• Of the datasets tested, 100 percent had been manipulated in some manner by the NGCS provider, which should not occur
  • Nearly 30 percent of the GIS features loaded into the NGCS contained errors, such as missing or inconsistent attributes

Further, the development of GIS data in the local state plane coordinate system and performing datum transformation — sometimes multiple transformations — before loading the GIS data into the NGCS causes small shifts in the data accuracy, which are compounded with each iteration. MCP always advises its clients to develop public safety answering point (PSAP) and provisioning boundaries in cooperation with every neighboring jurisdiction. More than once our clients have followed that advice only to find that the polygons provisioned by the NGCS provider shifted and no longer coincided with neighboring polygon boundaries. It is vital that all errors be found and corrected regardless of their complexity or severity — a process that takes a lot of time, effort, and expertise. These errors highlight the critical need for standards that define specific data elements and schema with clear, concise, and consistent structure. Consequently, MCP encourages all standards-development bodies to evaluate and promote improvement to lead the industry to greater levels of interoperability.

Another vitally important need is to ensure that no overlaps or gaps exist between adjacent jurisdictions. If an emergency call is placed in an overlap or gap area, the conflicting or absence of data associated with that call will result in the call being default-routed in the NG911 system. When that happens, it is likely that the answering ECC will not be the correct ECC, requiring that the call be transferred, a process that usually takes seconds but can take minutes — which is an enormous amount of time when lives are on the line. Avoiding overlaps and gaps is much more difficult to achieve when an NGCS service provider on one side of the border is using a process and metrics that are different from those used by a service provider on the other side. As more NG911 deployments are added, the critical need for clear, concise, and consistent standards definitions exponentially increases.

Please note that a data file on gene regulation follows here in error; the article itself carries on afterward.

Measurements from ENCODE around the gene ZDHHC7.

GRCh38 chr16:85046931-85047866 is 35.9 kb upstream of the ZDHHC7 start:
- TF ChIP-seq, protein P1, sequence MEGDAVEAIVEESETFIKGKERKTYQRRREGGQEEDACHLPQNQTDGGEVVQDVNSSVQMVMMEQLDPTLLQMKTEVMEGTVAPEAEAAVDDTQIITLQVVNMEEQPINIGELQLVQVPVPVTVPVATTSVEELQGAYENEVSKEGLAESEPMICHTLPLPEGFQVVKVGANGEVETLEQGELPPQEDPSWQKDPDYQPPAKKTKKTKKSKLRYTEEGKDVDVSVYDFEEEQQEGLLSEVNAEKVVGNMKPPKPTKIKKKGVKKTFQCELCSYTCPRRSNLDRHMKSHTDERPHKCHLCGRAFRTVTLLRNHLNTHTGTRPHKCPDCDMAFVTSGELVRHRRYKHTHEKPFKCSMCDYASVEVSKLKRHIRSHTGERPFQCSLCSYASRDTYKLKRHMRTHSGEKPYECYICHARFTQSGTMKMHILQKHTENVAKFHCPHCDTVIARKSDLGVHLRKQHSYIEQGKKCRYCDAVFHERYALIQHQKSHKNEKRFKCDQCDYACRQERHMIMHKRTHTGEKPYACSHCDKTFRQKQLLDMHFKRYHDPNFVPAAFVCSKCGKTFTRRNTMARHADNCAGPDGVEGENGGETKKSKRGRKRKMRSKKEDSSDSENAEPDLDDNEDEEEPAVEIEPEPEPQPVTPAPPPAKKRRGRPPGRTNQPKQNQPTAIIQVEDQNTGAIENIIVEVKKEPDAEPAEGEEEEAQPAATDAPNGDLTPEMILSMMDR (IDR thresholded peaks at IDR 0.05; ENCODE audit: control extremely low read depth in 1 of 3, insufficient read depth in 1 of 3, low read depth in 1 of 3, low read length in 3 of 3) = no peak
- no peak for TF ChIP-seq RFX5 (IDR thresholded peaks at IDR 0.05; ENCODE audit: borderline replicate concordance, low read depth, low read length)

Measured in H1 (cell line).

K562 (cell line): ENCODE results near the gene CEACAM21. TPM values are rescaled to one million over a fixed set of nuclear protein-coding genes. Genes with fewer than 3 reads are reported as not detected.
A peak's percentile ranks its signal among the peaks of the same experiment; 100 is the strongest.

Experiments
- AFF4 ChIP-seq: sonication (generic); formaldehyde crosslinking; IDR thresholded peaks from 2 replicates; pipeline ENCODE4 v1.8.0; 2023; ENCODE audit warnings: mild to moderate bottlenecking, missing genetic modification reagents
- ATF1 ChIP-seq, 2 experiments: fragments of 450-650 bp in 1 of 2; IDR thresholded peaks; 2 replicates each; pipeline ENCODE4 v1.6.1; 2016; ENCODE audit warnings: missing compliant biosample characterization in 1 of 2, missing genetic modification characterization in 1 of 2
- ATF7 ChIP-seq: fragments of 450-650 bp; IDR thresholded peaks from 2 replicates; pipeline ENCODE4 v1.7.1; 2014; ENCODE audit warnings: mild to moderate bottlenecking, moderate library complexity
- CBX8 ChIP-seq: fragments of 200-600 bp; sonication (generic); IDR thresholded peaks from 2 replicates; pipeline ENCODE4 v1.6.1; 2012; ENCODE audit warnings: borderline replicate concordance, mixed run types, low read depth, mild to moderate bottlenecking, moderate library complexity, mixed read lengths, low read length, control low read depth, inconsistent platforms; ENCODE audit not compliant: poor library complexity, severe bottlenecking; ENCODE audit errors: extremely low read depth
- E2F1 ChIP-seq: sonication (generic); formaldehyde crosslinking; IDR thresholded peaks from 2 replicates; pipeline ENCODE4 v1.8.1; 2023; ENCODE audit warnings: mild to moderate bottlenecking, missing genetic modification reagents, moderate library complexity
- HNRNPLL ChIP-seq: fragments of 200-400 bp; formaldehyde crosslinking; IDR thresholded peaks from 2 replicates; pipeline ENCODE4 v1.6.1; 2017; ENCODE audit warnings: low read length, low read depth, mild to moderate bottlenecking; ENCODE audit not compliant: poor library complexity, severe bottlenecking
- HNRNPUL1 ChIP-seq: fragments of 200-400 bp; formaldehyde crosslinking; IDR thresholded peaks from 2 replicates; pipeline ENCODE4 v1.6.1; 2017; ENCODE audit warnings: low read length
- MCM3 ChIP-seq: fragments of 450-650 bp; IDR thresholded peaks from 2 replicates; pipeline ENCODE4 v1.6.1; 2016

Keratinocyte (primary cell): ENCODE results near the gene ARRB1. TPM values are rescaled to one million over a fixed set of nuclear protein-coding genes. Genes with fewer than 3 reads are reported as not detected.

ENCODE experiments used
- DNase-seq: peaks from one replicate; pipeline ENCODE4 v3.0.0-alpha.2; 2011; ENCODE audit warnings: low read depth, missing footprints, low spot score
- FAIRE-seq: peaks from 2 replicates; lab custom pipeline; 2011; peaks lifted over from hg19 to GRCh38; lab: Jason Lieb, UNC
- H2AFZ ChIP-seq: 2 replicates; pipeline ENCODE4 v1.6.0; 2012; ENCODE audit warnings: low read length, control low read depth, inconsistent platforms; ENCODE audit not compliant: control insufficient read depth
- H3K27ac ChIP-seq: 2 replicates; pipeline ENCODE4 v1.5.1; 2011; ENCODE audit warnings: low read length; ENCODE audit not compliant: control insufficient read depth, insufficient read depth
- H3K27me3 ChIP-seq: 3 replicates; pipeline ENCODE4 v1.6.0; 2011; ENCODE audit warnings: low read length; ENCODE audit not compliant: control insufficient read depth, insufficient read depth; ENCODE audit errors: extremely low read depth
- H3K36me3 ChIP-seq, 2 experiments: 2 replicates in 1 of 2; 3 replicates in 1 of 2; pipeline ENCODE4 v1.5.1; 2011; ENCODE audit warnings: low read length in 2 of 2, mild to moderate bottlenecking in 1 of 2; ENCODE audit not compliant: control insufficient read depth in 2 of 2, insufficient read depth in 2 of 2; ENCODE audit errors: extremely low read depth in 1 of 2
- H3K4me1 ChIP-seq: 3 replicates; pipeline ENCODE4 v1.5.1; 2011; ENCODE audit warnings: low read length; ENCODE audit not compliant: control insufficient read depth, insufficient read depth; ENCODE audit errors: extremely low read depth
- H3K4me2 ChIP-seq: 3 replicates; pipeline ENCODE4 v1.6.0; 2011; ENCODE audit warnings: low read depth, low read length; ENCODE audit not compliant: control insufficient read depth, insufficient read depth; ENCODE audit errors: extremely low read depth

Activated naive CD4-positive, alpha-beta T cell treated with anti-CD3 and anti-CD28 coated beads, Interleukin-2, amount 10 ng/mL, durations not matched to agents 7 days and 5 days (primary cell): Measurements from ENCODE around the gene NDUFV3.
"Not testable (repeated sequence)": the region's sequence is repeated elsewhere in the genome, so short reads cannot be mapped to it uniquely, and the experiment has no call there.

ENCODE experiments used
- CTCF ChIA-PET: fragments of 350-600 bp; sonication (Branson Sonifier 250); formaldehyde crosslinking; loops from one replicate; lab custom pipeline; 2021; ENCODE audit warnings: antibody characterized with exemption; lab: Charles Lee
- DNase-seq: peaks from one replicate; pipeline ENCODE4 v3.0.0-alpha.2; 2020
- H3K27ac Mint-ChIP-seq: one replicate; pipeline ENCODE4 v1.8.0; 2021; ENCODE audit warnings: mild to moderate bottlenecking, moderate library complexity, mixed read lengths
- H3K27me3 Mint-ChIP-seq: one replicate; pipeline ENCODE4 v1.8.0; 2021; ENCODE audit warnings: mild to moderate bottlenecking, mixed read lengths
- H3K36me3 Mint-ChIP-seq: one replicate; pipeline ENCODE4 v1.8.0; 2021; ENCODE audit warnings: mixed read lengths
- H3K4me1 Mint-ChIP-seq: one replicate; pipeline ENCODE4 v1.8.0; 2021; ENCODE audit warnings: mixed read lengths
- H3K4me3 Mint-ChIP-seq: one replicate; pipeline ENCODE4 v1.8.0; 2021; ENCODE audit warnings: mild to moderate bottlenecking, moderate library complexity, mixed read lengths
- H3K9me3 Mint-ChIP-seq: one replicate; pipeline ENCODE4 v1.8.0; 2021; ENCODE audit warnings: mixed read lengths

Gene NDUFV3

So, what should you do about this? The first step is engaging with standards-development organizations and insisting on improvements pertaining to the geospatial components of NGCS, with the use of “must” and “shall” versus “should” and “may” in the language. The second is to take an active role and ensure that service providers interpret the standard correctly and in your best interests, not theirs. Because there are no “standards police,” the customers – ECCs, state 911 boards, and GIS and 911 organizations – must hold service providers accountable for adhering to the spirit of the standard and not just the letter. The time to do this is when the contract with the service provider is being written — afterward makes accountability exceedingly difficult if not impossible to achieve.

We have a robust team of NG911 subject-matter experts who understand the complex math behind datum transformations, the nuances of geospatial database population, and the intricacies of next-generation public safety GIS. We are eager to help — please reach out.

Robert Horne is MCP’s network/911 technology domain lead and a certified emergency number professional (ENP). Email him at